Monasticism, in general, involved the “special and real calling of the Christian, [and] the ideals most beset for every Christian, that he free himself from the world and dedicate himself alone, in a monastic life, to God and Christ.” This monastic life, then, was not only steeped in an engagement in continually renewed struggles to realize [one’s] own spiritual ideals, [and] the ideals of Roman Catholic Christianity, but included the “wish to give all [of one’s] good to the poor, and preach to all [people] the gospel of repentance and love.” It is precisely in this ideological framework that those committing a life to monasticism did so out of seeking a practical Christianity, which was, in effect, the monastic-ascetic that came to bear through the power of God’s irresistible love. Subsequently, this was the goal of monastic life: to seek God’s love through the adherence to a strict Christian lifestyle ordered and structured around the ultimate crucifixion of the flesh and all of its affections and lusts. This monastic message spoke not just to men, but to women who sought, above all, spiritual freedom and entirely new social relationships. With that, in mind, monastic life for the medieval woman was one of relative equality with that of the medieval man, specifically through their chastity and virginity, where their virginal bodies “offered to the world of the fourth century a powerful image f the advent of a new kind of woman.” What this new kind of woman, as a result, exemplified was an “intent on achieving a new kind of egalitarian living” that, sometimes, involved wealthy women disposing of their wealth in favor of living and practicing a more evangelical life.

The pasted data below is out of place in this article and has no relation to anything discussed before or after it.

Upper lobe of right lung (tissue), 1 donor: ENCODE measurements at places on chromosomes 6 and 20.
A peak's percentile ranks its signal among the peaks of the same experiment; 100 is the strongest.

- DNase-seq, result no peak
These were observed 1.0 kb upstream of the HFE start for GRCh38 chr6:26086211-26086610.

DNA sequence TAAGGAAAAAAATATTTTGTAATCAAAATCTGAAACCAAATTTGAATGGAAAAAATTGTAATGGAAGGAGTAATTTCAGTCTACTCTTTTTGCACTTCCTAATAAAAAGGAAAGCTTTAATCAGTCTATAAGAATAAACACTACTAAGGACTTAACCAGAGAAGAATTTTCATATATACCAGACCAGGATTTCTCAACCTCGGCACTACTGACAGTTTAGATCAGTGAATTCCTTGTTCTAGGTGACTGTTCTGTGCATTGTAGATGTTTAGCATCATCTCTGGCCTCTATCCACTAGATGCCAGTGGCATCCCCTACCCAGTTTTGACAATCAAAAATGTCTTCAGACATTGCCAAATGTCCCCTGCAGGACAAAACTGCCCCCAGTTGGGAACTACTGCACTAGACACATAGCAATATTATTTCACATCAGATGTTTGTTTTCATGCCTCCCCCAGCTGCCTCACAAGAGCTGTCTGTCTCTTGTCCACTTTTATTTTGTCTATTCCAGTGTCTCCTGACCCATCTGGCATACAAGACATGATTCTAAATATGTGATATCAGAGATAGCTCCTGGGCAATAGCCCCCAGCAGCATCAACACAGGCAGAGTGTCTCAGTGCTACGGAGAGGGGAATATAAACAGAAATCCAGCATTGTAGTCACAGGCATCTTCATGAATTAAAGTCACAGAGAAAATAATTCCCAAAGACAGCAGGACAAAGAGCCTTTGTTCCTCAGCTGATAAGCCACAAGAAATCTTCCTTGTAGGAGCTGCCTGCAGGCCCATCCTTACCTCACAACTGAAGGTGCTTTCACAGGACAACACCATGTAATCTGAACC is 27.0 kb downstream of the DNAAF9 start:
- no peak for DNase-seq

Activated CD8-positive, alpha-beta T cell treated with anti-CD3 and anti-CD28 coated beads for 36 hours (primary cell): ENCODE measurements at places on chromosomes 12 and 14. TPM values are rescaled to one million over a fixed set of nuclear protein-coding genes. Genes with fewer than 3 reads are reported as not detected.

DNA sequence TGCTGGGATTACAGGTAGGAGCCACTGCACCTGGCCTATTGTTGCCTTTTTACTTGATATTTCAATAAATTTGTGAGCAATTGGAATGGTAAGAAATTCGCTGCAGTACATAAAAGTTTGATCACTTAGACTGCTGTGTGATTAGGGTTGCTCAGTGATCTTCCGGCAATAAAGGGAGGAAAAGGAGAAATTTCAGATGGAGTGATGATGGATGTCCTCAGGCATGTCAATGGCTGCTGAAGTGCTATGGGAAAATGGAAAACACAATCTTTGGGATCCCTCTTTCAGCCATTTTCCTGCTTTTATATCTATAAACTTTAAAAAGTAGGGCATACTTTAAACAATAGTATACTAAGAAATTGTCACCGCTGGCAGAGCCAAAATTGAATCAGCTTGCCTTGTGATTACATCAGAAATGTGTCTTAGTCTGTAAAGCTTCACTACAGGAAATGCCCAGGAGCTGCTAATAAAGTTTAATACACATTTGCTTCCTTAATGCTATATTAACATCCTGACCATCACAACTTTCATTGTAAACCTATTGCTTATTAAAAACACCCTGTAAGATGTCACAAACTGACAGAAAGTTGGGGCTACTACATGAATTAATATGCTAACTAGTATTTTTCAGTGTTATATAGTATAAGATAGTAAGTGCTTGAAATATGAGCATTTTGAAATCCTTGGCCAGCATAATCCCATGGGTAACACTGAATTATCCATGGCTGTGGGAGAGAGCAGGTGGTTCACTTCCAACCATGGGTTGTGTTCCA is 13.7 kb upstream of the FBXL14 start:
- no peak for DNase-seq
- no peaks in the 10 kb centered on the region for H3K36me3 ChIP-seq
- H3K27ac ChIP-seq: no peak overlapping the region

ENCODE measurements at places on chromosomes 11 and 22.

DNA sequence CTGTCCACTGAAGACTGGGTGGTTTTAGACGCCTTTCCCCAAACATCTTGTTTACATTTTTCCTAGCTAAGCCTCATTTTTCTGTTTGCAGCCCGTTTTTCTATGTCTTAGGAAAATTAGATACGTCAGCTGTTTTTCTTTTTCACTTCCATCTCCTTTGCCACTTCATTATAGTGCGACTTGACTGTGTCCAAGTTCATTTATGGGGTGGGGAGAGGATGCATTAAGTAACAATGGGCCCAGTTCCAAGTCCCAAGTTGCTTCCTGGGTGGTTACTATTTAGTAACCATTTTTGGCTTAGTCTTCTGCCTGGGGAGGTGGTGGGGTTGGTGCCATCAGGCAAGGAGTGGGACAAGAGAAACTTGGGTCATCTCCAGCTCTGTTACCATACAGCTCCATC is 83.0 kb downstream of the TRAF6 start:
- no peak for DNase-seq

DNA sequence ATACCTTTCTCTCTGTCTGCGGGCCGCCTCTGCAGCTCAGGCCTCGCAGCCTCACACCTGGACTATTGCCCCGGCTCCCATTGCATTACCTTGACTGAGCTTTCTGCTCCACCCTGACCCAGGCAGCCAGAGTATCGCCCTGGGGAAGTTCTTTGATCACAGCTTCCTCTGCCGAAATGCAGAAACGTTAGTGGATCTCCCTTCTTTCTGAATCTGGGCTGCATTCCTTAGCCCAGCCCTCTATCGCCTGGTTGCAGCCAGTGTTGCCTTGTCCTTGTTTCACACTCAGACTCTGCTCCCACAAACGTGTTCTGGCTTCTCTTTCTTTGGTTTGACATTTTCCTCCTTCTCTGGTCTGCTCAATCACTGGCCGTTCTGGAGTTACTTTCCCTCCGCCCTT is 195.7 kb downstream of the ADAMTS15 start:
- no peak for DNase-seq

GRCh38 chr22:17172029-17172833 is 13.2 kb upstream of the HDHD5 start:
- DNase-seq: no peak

Rudolph Sohm, A History of Christianity (New York, NY: Hunt and Eaton, 1891), 154.
 Ibid., 151.
 Ibid., 154.
 Mary T. Malone, Women and Christianity: The First Thousand Years: Volume 1. (Maryknoll, NY: Orbis Books, 2000), 134.
 Ibid., 140.